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Firstly, here's what hybrid suspend does:
  • initially, the computer is suspended to RAM, which is quick to suspend / resume but it also uses some power
  • if the computer doesn't wake up after a configurable amount of time, suspend to disk is used so the computer stops using any power (it's the same as if it was powered off) - this is also known as hibernation

Basically, using the hybrid suspend method from this article, the system initially enters suspend which is quick to resume and after the time you set, the system hibernates so it no longer uses any battery power. This is useful if for example you close the lid when you move from one room to another (between meetings, classrooms, etc.) and you need the system to resume quickly, but you also want to preserve battery power if you don't use it.

There is another "true" hybrid suspend method (available in Linux kernel 3.6 - Ubuntu 12.10 uses Linux kernel 3.5, so it's not in Ubuntu by default yet) in which the system suspends to both the RAM and hard disk in the same time, which is useful to get both a quick resume / suspend and be able to resume the computer in case of power loss or if the system runs out of battery, but the "true" hybrid suspend uses battery power so I prefer the hybrid suspend method in this post.



Set up hybrid suspend in Ubuntu


suspend ubuntu

Update: the first method doesn't seem to work properly in Ubuntu 14.04 (and newer) so if you use Ubuntu 14.04+, use the second method below!

Before proceeding, please note that I've tested this in Ubuntu 12.10 and it's known to work in Ubuntu 12.04 as well, but I don't know if it works in older Ubuntu versions.


Firstly, check if your system supports hybrid suspend by running the following command in a terminal:
sudo pm-is-supported --suspend-hybrid && echo "hybrid suspend is supported" || echo "your system doesn't support hybrid suspend"

Method 1: 

To enable hybrid suspend in Ubuntu, create a file called "/etc/pm/config.d/00-use-suspend-hybrid" - you can do it using the following command:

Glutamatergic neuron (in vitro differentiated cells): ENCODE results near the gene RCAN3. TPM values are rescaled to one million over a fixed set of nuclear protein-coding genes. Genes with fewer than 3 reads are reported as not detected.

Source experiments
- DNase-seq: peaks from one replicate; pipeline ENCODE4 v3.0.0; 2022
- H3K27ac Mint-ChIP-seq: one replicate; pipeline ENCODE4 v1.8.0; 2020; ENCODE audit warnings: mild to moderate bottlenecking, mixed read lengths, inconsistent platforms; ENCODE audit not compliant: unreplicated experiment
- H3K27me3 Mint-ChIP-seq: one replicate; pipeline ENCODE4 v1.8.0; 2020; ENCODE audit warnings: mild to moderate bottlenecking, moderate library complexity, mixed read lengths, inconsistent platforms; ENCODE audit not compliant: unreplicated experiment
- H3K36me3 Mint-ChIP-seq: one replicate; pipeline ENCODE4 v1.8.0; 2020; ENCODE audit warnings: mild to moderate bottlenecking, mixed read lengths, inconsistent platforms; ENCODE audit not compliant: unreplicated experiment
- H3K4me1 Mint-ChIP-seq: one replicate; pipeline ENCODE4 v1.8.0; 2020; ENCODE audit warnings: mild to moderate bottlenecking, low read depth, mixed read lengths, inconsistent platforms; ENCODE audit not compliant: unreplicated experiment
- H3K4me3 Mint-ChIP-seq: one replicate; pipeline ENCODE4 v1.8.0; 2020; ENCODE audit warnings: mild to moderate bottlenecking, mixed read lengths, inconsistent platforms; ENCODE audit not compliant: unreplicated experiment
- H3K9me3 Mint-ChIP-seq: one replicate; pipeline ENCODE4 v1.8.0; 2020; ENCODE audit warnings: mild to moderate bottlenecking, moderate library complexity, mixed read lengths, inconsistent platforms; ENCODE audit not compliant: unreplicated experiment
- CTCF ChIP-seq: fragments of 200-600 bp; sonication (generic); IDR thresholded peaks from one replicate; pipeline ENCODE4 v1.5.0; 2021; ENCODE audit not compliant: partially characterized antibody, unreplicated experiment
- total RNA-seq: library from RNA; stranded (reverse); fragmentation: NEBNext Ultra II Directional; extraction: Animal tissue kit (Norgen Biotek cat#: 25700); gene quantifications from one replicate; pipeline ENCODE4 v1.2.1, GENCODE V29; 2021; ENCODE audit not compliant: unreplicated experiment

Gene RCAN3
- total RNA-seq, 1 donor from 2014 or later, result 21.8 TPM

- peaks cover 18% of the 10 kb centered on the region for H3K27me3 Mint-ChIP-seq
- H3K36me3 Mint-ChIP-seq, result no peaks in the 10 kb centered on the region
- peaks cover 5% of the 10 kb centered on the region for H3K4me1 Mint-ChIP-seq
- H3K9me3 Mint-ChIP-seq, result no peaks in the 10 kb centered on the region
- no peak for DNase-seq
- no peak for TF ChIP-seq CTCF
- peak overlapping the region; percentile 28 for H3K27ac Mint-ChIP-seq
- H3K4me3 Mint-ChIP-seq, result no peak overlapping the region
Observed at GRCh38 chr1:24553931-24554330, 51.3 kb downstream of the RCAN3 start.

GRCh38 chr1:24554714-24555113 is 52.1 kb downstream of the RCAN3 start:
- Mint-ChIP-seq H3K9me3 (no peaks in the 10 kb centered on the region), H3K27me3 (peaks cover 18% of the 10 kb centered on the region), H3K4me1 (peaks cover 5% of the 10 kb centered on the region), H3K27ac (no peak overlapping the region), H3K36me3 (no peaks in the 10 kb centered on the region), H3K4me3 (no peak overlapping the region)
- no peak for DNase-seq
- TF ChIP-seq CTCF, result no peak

sudoedit /etc/pm/config.d/00-use-suspend-hybrid

The above command uses the default (usually "nano") command line editor, but you can use a graphical text editor like Gedit if you want (e.g.: "gksu gedit /etc/pm/config.d/00-use-suspend-hybrid").

And paste the following in the newly opened file (use "Ctrl + Shift + V" to paste in a terminal):
# Always use suspend_hybrid instead of suspend
HIBERNATE_MODE=platform
if [ "$METHOD" = "suspend" ]; then
METHOD=suspend_hybrid
fi
PM_HIBERNATE_DELAY=900  # time in seconds until hibernate (suspend to disk) occurs; 900 means 15 minutes

Then, adjust the "PM_HIBERNATE_DELAY" value to whatever you want (this is the time in seconds until hibernate - suspend to disk - occurs), save the file (to save the file in Nano command line text editor and then exit, use: Ctrl + O, Enter, Ctrl + X) and your system should now use hybrid suspend instead of the regular suspend method.

Update -> Method 2:

There's also a second method - "true" hybrid suspend, which writes the image to both disk and RAM from the beginning, having the benefits that resuming will always be fast and that the machine will not wake up for a short time to hibernate for real. To use it, instead of he code above, paste the following in the /etc/pm/config.d/00-use-suspend-hybrid file:

# WORKAROUND: always set the default hibernate mode first (normal mode)
# (not required if you have the patch mentioned by Rohan below (http://askubuntu.com/a/344879/169))
HIBERNATE_MODE=platform

# Always use hibernate instead of suspend, but with "suspend to both"
if [ "$METHOD" = "suspend" ]; then
  METHOD=hibernate
  HIBERNATE_MODE=suspend
fi

# Make sure to use the kernel's method, in case uswsusp is installed etc.
SLEEP_MODULE=kernel

Then save the file (to save the file in Nano command line text editor and then exit, use: Ctrl + O, Enter, Ctrl + X) and that's it, your computer should now use "true" hybrid suspend.

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